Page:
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Free Citizen

This writer espouses individual liberty, free markets, and limited government.

Location: Jackson, Mississippi, United States

Sunday, December 25, 2005

Funny Headlines

[These are actual newspaper headlines.]

Sadness Is No. 1 Reason Men And Women Cry
War Dims Hope for Peace
Mayor Says D.C. Is Safe Except For Murders
Check With Doctors Before Getting Sick
Neighbors Said Sniper Not Very Neighborly
Court Rules That Being A Jerk Is Not A Crime
Grandmother of eight makes hole in one
Deaf mute gets new hearing in killing
Police begin campaign to run down jaywalkers
House passes gas tax onto senate
Stiff opposition expected to casketless funeral plan
Two convicts evade noose, jury hung
William Kelly was fed secretary
Milk drinkers are turning to powder
Safety experts say school bus passengers should be belted
Quarter of a million Chinese live on water
Farmer bill dies in house
Iraqi head seeks arms
Queen Mary having bottom scraped
Is there a ring of debris around Uranus?
Prostitutes appeal to Pope
Panda mating fails - veterinarian takes over
NJ judge to rule on nude beach
Child's stool great for use in garden
Dr. Ruth to talk about sex with newspaper editors
Soviet virgin lands short of goal again
Organ festival ends in smashing climax
Eye drops off shelf
Squad helps dog bite victim
Dealers will hear car talk at noon
Enraged cow injures farmer with ax
Lawmen from Mexico barbecue guests
Miners refuse to work after death
Two Soviet ships collide - one dies
Two sisters reunite after eighteen years at checkout counter
Never withhold herpes from loved one
Nicaragua sets goal to wipe out literacy
Drunk drivers paid $1,000 in 1984
Autos killing 110 a day, let's resolve to do better
If strike isn't settled quickly it may last a while
War dims hope for peace
Smokers are productive, but death cuts efficiency
Cold wave linked to temperatures
Child's death ruins couple's holiday
Blind woman gets new kidney from dad she hasn't seen in years
Man is fatally slain
Something went wrong in jet crash, experts say
Death causes loneliness, feeling of isolation

Thursday, December 22, 2005

Hey! I'm a Dalmatian!

One morning last week, Jack Hobbs of WLBT-Channel 3 said something which sent me into hysterics. In fact, I'm laughing so hard right now that I can barely manage to type this.

There was a dog show at the Trade Mart here in Jackson, Miss., and Hobbs interviewed several handlers to get facts on the characteristics of the various breeds. When he got to the Dalmatian, one of the things that the handler noted was that these dogs often ran alongside fire trucks. Hobbs then asked, "Does he know that, since he's a Dalmatian, he's supposed to like fire trucks?"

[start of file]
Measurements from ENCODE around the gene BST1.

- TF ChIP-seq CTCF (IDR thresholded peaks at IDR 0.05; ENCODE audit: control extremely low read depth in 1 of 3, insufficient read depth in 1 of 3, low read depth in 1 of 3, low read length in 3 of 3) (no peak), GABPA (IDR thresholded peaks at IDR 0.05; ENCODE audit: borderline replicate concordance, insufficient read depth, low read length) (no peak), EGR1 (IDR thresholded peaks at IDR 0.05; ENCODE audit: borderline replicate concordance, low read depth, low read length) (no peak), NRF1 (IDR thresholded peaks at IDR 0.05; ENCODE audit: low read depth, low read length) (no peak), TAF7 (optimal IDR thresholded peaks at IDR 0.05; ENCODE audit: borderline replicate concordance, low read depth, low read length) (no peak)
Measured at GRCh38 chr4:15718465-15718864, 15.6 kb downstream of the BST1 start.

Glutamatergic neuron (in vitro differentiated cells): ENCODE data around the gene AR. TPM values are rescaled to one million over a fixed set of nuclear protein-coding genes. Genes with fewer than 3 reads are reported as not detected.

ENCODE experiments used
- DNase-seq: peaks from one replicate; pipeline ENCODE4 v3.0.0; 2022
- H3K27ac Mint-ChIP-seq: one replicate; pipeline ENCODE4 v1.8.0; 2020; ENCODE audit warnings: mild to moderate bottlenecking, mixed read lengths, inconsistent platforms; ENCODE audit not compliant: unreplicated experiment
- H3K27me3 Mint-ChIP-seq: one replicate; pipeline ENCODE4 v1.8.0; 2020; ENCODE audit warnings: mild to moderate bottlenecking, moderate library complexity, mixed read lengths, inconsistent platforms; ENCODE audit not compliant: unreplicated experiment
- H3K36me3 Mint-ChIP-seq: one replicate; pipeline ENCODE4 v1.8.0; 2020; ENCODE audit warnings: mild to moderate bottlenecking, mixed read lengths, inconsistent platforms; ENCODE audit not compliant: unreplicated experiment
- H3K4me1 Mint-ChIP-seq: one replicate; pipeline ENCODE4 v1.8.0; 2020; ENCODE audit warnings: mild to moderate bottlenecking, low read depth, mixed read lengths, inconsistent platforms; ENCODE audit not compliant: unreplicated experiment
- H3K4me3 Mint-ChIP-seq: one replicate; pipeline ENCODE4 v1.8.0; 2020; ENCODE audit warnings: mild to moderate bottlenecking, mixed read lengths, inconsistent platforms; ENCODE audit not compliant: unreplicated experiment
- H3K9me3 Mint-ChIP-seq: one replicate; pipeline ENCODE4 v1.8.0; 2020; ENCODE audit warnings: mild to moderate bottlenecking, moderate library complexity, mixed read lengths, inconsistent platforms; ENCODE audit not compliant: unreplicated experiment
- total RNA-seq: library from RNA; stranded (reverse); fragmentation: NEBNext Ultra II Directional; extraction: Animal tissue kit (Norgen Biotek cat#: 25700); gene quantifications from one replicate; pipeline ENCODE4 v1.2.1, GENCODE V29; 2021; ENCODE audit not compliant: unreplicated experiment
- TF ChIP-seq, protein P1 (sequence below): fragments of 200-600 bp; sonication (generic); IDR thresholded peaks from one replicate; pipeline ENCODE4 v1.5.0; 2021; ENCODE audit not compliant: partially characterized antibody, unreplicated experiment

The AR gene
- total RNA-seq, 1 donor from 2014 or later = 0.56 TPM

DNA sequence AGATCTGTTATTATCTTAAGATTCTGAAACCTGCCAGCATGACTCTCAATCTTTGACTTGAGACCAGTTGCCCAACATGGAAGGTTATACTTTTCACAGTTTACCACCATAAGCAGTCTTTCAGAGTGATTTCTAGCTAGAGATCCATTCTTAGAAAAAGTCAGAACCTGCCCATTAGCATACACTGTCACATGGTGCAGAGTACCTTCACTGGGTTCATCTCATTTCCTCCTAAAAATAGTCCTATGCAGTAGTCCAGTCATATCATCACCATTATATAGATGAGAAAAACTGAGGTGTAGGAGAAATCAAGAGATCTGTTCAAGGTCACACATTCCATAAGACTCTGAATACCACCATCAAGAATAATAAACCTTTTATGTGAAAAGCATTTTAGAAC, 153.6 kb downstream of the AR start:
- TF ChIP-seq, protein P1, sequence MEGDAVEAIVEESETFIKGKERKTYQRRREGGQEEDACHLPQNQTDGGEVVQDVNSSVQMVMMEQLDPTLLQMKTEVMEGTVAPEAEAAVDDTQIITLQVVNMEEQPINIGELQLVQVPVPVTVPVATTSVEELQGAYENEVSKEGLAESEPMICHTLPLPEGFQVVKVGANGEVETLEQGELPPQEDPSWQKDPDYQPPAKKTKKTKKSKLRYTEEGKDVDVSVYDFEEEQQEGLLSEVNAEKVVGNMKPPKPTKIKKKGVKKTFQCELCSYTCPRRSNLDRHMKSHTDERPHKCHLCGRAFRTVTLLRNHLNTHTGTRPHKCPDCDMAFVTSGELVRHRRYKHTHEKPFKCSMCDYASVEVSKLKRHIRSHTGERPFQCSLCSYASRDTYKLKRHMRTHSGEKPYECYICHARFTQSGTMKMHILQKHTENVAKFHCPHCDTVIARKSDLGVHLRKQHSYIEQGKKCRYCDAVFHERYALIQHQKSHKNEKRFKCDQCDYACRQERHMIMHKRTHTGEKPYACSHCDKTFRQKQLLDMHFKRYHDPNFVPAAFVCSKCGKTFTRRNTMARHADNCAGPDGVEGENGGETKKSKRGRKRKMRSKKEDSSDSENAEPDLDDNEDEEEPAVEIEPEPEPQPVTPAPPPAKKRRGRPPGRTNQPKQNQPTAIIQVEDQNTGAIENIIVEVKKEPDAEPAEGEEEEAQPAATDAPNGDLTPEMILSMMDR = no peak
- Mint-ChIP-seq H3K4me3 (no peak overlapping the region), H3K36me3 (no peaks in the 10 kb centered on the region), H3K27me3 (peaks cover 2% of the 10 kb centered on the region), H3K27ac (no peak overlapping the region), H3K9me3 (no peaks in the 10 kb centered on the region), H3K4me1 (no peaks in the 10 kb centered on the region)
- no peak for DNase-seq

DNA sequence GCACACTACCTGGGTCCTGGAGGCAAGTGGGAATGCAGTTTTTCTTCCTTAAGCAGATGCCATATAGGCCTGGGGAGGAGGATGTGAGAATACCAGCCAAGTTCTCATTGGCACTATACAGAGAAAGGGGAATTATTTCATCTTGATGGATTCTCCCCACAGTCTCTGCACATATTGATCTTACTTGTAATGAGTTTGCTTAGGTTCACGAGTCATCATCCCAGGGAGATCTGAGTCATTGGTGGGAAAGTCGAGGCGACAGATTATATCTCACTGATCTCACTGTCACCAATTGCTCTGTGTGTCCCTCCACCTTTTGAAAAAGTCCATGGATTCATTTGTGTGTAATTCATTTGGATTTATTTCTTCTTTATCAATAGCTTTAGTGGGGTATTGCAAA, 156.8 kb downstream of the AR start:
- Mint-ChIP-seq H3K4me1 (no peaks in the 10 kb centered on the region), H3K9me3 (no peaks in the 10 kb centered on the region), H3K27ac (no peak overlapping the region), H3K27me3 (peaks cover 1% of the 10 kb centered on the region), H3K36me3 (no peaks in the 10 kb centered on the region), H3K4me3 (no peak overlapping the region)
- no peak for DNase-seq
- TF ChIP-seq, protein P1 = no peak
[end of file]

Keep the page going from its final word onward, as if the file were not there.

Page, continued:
I missed the woman's reply, since I was rolling in the floor.

As one who tends to humanize dogs, I immediately had several images pop into my mind. A dog stands in front of a mirror for the first time and, after looking himself over, says, "Hey! I'm a Dalmatian, and I'm supposed to like fire trucks!"

A mother dog places her puppies in a little circle and says, "Alright, children, you're all Dalmatians, so remember that you're supposed to like fire trucks!"

From now on, anytime I start feeling a little depressed, I'm going to overcome it by simply thinking of this incident.

Back in Business

If you visited this site at any time during the past two weeks, you surely noticed that the spacing had totally vanished. This was a time of frustration for me, as I tried to figure out what the problem was.

Happily, the kinks now seem to be largely worked out, and the spacing has returned. You'll notice, however, that there are some little marks scattered around on some of the posts. If anyone knows how to get rid of these, I would very much appreciate your passing this information on to me.

My thanks to all who offered suggestions during my character-building experience.

A very Merry Christmas to everyone!

Monday, December 05, 2005

Two Big-Spending Texans

[This is reprinted from NewsMax.com.]

George W. Bush is the biggest-spending president of the past 40 years, surpassing even Lyndon Johnson and his "Great Society" spending spree, a new report by the Cato Institute reveals.

The increase in discretionary spending - that is, all nonentitlement programs - in Bush's first term was 48.5 percent. That's higher than LBJ's 48.3 percent, and more than twice as large as the increase during Bill Clinton's entire two terms, 21.6 percent.